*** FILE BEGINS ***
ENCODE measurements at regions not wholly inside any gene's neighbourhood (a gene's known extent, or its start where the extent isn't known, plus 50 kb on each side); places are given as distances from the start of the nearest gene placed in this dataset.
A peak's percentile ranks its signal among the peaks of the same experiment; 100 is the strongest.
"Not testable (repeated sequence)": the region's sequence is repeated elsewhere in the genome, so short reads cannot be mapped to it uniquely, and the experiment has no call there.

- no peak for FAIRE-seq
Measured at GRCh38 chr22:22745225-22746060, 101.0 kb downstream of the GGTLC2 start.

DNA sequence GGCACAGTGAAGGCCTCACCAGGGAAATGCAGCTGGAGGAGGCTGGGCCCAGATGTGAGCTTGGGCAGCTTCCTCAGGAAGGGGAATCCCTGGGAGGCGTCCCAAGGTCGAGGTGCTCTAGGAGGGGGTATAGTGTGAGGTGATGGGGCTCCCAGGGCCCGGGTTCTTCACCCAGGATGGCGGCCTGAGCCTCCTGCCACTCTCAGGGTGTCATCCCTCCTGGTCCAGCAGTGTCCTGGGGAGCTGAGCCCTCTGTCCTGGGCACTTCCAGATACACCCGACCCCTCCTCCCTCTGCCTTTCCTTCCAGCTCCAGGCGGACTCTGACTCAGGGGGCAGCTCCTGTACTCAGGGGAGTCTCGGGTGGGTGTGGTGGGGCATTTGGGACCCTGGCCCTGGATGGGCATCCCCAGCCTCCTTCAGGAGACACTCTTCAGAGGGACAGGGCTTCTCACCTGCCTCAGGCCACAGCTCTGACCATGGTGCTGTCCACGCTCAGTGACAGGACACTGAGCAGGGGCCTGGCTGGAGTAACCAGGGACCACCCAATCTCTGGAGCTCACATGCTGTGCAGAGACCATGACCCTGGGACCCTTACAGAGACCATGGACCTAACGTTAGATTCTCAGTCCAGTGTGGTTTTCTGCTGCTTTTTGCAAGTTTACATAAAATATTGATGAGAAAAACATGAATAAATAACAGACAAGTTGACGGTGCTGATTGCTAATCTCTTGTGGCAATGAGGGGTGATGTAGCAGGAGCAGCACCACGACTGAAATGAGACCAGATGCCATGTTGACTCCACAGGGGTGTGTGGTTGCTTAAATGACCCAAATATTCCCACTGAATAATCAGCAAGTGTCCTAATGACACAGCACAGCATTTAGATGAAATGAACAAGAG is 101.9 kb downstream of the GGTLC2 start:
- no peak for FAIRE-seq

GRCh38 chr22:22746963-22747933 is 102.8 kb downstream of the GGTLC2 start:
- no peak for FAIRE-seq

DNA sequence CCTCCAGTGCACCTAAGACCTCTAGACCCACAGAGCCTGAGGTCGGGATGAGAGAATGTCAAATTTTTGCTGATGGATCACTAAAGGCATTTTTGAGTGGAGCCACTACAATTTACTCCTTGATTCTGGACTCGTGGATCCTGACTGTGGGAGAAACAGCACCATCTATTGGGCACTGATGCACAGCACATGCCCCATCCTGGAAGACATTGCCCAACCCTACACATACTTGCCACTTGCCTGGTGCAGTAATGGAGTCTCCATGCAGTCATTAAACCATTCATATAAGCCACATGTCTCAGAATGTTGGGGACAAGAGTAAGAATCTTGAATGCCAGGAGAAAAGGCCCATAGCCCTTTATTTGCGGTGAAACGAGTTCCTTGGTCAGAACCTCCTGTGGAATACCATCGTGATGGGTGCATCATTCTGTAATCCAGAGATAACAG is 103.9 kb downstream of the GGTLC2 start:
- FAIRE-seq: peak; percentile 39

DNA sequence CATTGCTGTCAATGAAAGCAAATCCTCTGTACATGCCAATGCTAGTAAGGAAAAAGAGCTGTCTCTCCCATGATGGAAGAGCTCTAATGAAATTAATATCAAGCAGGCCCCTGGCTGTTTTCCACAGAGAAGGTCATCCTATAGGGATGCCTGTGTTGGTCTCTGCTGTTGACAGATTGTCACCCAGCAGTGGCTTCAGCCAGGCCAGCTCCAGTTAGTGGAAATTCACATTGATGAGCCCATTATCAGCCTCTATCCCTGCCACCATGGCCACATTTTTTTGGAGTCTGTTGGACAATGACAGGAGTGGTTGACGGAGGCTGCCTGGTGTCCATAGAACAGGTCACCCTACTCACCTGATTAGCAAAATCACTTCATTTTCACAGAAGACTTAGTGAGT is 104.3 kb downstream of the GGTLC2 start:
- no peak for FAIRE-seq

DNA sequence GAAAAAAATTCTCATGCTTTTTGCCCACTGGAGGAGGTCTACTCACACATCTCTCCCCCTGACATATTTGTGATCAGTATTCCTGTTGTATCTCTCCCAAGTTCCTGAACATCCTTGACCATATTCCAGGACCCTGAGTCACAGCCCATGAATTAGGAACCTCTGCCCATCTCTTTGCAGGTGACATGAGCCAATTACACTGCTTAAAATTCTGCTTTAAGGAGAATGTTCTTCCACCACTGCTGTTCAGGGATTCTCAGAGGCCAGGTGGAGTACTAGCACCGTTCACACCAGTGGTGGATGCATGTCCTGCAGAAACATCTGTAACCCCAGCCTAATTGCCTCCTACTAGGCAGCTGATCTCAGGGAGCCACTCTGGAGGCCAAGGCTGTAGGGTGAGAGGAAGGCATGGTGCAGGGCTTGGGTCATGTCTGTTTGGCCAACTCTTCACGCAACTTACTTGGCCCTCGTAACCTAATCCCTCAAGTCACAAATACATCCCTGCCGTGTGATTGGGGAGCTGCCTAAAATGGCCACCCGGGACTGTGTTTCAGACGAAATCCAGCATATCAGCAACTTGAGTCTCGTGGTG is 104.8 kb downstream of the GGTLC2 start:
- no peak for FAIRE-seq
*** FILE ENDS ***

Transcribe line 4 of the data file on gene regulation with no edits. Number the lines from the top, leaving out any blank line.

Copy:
- no peak for FAIRE-seq